December 2016: Journal of Health Psychology
Stephanie Y Davis, Jonathan G Sandberg, Angela B Bradford, Jeffry H Larson
This study used an Actor-Partner Interdependence Model to examine the relationship between attachment behaviors and health practices, as measured by physical activity levels and dietary habits. The sample included 1031 married couples, the majority of which is Caucasian (83.8%). Results suggest that women's attachment behaviors significantly influenced their own health practices (p = .038), such that for every unit increase in poor attachment behaviors, women were 199.8 percent more likely to have poor diet and low physical activity levels (exp(1...
December 2016: Journal of Health Psychology
Samuel M Hall-McMaster, Gareth J Treharne, Catherine M Smith
People with multiple sclerosis experience barriers to physical activity. Thought processes are interwoven with garnering motivation to overcome these barriers. This study investigated in-depth the role of positive thinking in physical activity motivation of two women and two men with multiple sclerosis. Participants thought aloud while completing standardised measures of physical activity, stages of change and self-efficacy, and in response to planned and spontaneous questions. Four themes were formulated using inductive thematic analysis: thoughts about purpose, self-efficacy, the past and reinforcement through positive thinking...
December 2016: Journal of Health Psychology
Joseph T Ciccolo, Nicholas J SantaBarbara, Shira I Dunsiger, Andrew M Busch, John B Bartholomew
Muscular strength is a well-known predictor of morbidity and mortality. Similarly, self-esteem is a predictor of health and well-being. The relationship between these two variables, however, is currently unknown. This study examined the cross-sectional relationship between maximal muscular strength (i.e. handgrip and one-repetition-maximum (1-RM) squat) and global self-esteem in 126 college students. Significant correlations were found between both measures of muscular strength and self-esteem. Further analyses revealed that these relationships were only significant for men...
December 2016: Journal of Health Psychology
Jordy F Gosselt, Tanja Strump, Joris Van Hoof
Based on the existing literature, relevant determinants of availability for on-premises locations, off-premises locations, and the Internet were qualitatively explored and categorized by "experts" consisting of underage alcohol purchasers. In total, 14 focus group discussions were conducted with 94 Dutch adolescents. For on-premises locations, the high prices were perceived as the biggest disadvantage, and the ease to circumvent legal age limits as the biggest advantage. For off-premises locations, the cheap pricing was perceived as the most positive aspect, and the legal age limit as the biggest disadvantage...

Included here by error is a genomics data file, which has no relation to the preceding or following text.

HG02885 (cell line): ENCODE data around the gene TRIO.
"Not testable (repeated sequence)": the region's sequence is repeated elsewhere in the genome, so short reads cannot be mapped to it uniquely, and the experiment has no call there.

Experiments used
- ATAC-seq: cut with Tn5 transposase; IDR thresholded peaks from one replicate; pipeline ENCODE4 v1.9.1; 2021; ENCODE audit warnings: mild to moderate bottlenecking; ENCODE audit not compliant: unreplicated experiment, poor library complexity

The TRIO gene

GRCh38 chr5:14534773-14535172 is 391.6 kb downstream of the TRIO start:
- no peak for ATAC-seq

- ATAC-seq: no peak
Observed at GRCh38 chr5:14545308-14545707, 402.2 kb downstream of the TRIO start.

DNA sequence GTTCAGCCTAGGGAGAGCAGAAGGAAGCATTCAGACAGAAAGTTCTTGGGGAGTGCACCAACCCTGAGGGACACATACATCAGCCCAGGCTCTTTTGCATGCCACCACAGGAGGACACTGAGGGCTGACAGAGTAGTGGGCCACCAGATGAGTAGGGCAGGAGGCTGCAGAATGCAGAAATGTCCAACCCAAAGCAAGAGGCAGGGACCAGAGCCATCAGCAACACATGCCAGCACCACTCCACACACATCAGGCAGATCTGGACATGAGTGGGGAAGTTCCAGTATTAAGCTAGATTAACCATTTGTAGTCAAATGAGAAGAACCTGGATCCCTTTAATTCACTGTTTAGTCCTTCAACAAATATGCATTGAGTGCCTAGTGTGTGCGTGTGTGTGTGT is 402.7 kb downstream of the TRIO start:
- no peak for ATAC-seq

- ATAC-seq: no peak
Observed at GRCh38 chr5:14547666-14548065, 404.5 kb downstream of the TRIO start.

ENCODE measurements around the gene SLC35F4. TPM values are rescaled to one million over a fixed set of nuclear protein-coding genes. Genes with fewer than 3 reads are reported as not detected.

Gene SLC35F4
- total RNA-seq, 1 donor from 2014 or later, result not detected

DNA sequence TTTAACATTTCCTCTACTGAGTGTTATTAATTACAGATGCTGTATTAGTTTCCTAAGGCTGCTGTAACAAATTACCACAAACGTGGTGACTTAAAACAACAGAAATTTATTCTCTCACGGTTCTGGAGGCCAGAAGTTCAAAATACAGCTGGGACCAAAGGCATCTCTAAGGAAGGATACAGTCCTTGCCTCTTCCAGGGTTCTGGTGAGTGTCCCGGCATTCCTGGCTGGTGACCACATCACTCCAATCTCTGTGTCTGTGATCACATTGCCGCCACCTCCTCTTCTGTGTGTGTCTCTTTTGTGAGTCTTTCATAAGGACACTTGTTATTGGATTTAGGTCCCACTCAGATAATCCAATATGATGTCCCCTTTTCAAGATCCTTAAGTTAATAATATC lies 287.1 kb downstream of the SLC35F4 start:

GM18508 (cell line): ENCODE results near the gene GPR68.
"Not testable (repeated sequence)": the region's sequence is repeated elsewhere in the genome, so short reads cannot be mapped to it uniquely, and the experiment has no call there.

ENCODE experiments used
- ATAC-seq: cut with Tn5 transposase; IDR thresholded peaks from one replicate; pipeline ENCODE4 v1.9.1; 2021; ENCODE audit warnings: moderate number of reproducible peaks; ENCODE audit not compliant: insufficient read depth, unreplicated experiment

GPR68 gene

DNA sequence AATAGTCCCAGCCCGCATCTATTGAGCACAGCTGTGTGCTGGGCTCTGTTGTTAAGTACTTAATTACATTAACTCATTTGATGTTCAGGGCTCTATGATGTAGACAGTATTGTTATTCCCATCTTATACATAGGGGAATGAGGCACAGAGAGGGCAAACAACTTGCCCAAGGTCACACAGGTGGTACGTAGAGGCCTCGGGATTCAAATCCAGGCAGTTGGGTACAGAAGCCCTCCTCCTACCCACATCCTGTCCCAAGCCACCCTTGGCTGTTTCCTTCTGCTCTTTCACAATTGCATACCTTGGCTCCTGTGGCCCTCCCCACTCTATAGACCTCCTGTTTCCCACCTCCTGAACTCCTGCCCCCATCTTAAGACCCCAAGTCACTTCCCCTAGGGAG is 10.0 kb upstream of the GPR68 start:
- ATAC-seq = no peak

December 2016: Journal of Health Psychology
Mahboubeh Khorsandi, Katayon Vakilian, Bahman Salehi, Maryam Torabi Goudarzi, Mansour Abdi
A total of 64 pregnant women were assigned into two groups of cases and controls. Both groups filled out the Perceived Stress Scale at pre-test. Cognitive-behavioral coping skill training was delivered to the case group. After the end of the intervention, both groups completed the same scale again. The results showed that the mean perceived stress of the cases and controls was 27.77 ± 6.033 and 18.97 ± 3.268, respectively (p = 0.001). Therefore, midwives are recommended to plan educational interventions to decrease perceived stress in pregnant women...
December 2016: Journal of Health Psychology
John Oa Owuor, Abigail Locke, Bob Heyman, Andrew Clifton
This study explored the perspectives of Black men, originally from East Africa, living in the United Kingdom and their partners on what it means to live with diagnosed HIV. This article reports on concealment of HIV-positive status as a strategy adopted by the affected participants to manage the flow of information about their HIV-positive status. Analysis of the data, collected using in-depth interviews involving 23 participants, found widespread selective concealment of HIV-positive status. However, a few respondents had 'come out' publicly about their condition...
December 2016: Journal of Health Psychology
Andrea M Shamaskin-Garroway, Sarah K Lageman, Bruce Rybarczyk
Resilience contributes to better chronic disease adjustment but is understudied in Parkinson's disease. Although nonmotor symptoms affect quality of life, their effect on other aspects of Parkinson's disease adjustment is less understood. Hierarchical regression analyses from a cross-sectional survey of 138 community-dwelling adults with Parkinson's disease (mean (standard deviation) age = 64.15(10.09) years) investigated relationships between nonmotor symptoms and resilience on depression, apathy, life satisfaction, and quality of life...
December 2016: Journal of Health Psychology